## Re: A derived 5 selfridge test

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• Message 1 of 4 , Jun 9, 2009
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--- In primenumbers@yahoogroups.com, "Paul Underwood" <paulunderwood@...> wrote:
>
> --- In primenumbers@yahoogroups.com, "Paul Underwood" <paulunderwood@> wrote:
>
> As usual, a few typos:
> I meant of course discriminant where I wrote determinant.
> I wrote L(Y)-L(X) whereas I should have written L(X)-L(Y)
> and
>
> > Fortunately for computation speed, jacobi(D(X),n)==-1 implies "X" is a NQR.
>
> should read "...implies "D(X)" is a NQR."
>
> Paul
>
> > I will here derive a 5-selfridge composite test from another 6-selfridge one. Whether any are proper primailty tests is yet unknown. I will endeavour to use capital letters to represent 2-by-2 matrices and lower case letters for scalars. Note that in general A*B is not the same B*A, as matrices do not always commute under multiplication.
> >
> > Consider the classic Fermat Probable Prime Test (PRP): x^n==x (mod n). Cleary, the same is true for the matrix:
> >
> > [x,0;0,x]
> >
> > This martix may be decomposed into:
> >
> > [x,-1;1,0]-[0,-1;1,-x]
> >
> > The two matrices in this expression behave the same under individual exponentiation if we take into account the symmetry in the postions and the signs of the elements of the matrices. Let the first matrix be:
> >
> > X==[x,-1;1,0]
> >
> > This matrix has the characteristic equation:
> >
> > X^2-x*X+1==0
> >
> > with determinant:
> >
> > D(X)=x^2-4
> >
> > For for prime, p, any non-quadratic residue (NQR) "D(X)" will map:
> >
> > X^n==1/X (mod p)
> >
> > Fortunately for computation speed, jacobi(D(X),n)==-1 implies "X" is a NQR.
> >
> > Note that D(X)=(x-2)*(x+2). When x is either +2 or -2 then D(X)=0. Without loss of generality assume the zero is given by x=-2. NB: there is another such characteristic equation with this zero for its determinant. It is Y^2-y*Y+1=0 with y=x+4 and therefore D(Y)=(x+2)*(x+6). The gist of the initial basic 6-selfridge test is:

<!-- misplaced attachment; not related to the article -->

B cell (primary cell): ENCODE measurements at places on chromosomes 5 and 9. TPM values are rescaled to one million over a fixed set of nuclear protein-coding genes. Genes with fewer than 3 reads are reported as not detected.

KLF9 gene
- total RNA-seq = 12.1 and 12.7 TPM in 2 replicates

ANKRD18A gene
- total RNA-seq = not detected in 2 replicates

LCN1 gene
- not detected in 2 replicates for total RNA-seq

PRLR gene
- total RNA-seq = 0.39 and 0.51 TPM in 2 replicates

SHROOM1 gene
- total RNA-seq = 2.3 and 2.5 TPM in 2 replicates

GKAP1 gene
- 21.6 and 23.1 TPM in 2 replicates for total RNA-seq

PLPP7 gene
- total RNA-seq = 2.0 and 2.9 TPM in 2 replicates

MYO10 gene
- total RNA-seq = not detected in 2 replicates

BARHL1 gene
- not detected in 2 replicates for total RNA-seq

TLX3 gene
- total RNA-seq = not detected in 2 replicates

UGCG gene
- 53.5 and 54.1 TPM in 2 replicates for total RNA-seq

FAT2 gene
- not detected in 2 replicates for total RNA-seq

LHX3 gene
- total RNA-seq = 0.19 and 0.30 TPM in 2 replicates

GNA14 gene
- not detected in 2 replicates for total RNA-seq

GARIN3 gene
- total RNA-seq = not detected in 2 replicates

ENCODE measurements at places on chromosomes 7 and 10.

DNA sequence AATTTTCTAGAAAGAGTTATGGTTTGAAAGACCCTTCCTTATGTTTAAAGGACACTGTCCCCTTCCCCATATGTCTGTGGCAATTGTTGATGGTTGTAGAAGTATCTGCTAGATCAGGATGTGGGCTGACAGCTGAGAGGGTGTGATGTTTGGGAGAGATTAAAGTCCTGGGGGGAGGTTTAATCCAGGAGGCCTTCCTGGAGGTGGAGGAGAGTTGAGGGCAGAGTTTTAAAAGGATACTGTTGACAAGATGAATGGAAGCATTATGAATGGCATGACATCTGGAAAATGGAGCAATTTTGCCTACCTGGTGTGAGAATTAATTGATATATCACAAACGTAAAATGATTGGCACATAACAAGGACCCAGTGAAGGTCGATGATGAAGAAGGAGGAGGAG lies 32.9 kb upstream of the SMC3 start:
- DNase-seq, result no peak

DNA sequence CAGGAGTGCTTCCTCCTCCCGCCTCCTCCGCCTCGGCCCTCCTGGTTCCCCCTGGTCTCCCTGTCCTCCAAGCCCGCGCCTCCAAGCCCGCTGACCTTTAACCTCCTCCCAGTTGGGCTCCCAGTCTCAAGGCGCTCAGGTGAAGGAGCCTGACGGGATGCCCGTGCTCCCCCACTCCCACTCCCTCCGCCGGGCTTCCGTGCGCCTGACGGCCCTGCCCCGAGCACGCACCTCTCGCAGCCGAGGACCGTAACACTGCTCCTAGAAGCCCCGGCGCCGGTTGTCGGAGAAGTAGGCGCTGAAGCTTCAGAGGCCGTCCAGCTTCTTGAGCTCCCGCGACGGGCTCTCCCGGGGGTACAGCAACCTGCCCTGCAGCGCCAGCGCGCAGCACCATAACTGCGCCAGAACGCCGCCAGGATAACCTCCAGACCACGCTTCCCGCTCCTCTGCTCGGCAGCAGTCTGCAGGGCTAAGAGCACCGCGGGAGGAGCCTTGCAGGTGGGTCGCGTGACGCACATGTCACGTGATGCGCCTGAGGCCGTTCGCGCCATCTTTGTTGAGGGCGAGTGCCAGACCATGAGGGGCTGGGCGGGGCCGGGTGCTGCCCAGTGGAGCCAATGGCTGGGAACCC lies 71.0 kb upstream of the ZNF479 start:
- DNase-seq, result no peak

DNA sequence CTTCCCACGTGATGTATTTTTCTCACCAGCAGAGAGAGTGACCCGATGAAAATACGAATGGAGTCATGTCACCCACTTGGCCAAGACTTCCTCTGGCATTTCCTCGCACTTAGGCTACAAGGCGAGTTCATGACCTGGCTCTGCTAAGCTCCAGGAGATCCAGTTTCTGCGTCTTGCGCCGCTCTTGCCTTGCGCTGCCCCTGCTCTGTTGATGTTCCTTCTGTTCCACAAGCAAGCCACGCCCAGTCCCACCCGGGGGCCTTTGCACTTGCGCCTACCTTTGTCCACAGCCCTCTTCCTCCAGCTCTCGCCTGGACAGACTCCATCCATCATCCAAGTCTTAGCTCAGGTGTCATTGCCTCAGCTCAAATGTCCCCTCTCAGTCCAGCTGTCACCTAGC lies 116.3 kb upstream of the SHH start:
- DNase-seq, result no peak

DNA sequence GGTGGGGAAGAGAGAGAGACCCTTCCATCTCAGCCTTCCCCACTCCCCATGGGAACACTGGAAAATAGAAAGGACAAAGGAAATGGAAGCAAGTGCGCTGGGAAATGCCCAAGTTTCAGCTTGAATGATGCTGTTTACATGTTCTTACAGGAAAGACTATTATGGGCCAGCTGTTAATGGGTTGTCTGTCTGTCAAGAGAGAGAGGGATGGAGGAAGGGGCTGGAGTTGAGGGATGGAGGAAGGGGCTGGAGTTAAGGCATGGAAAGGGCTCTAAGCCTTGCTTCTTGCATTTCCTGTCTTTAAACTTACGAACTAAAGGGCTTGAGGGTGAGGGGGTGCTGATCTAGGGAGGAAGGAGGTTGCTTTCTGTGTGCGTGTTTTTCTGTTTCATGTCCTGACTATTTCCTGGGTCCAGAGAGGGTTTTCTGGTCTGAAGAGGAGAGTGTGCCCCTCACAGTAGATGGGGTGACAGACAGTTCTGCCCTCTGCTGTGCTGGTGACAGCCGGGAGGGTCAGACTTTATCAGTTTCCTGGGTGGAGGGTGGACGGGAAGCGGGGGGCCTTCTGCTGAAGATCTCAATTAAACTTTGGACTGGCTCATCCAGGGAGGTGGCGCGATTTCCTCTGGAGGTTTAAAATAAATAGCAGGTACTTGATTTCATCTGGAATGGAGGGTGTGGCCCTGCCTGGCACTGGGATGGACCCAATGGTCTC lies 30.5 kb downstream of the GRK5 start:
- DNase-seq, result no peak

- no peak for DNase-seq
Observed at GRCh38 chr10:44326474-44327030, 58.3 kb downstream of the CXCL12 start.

> >
> > Find any x and y=x+4 such that D(X) and D(Y) are NQR and after check:
> > x^n==x (mod n)
> > y^n==y (mod n)
> > X^n==1/X (mod n)
> > Y^n==1/Y (mod n)
> >
> > (I can can quickly enumerate n<=11, and check gcd(n,15)==1 for a full cover of n \in N.)
> >
> > I can reduce this by 1 selfridge. Let:
> >
> > L(X)==X-x (mod n)
> > L(Y)==Y-y (mod n)
> >
> > The new test is done by finding NQR D(X) and D(Y) with:
> >
> > x+4-y==0 (mod n)
> >
> > and checking "term-wise" the nth powers of:
> >
> > X+4-Y==L(Y)-L(X) (mod n)
> >
> > by checking individually:
> >
> > 4^n==4 (mod n)
> > X^n==1/X (mod n)
> > Y^n==1/Y (mod n)
> >
> > Paul^(1-eps)
> >
>
• This is a follow-up, but taking y=x+2. Redefine: x=a-1 y=a+1 where a is the mean of x and y . Redefine the matrices: X=[a-1,-1;1,0] Y=[a+1,-1;1,0] and
Message 2 of 4 , Jun 9, 2009
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This is a follow-up, but taking y=x+2. Redefine:

x=a-1
y=a+1

where "a" is the mean of "x" and "y".

Redefine the matrices:

X=[a-1,-1;1,0]
Y=[a+1,-1;1,0]

and

L(X)=X-x
L(Y)=Y-y

The composite test is to choose any "a" such that jacobi(D,n)==-1 for both:

D(X)=(a-1)^2-4
D(Y)=(a+1)^2-4

and check:

2^n==2 (mod n)
X^n==1/X (mod n)
Y^n==1/Y (mod n)

This will satisfy:

X^n-L(X)^n+2^n==Y^n-L(Y)^n (mod n)

I also need to do two gcd tests. The first is gcd(210,n), to cover N. The second is with "a" because if gcd(a,n)==d with d>1, then:

X==[-1,-1;1,0] (mod d)
Y==[+1,-1;1,0] (mod d)

and so the exponent tests on X and Y would be identical due to symmetry, breaking the "5-selfridge rule".

Note that "x" is a zero of D(Y) and "y" is a zero of D(X).

I plan to run some tests on Richard Pinch's readily available list of fermat 2-PSPs, checking the composite test by the gcd tests and two lucas V sequences -- the traces of the matrices.

Paul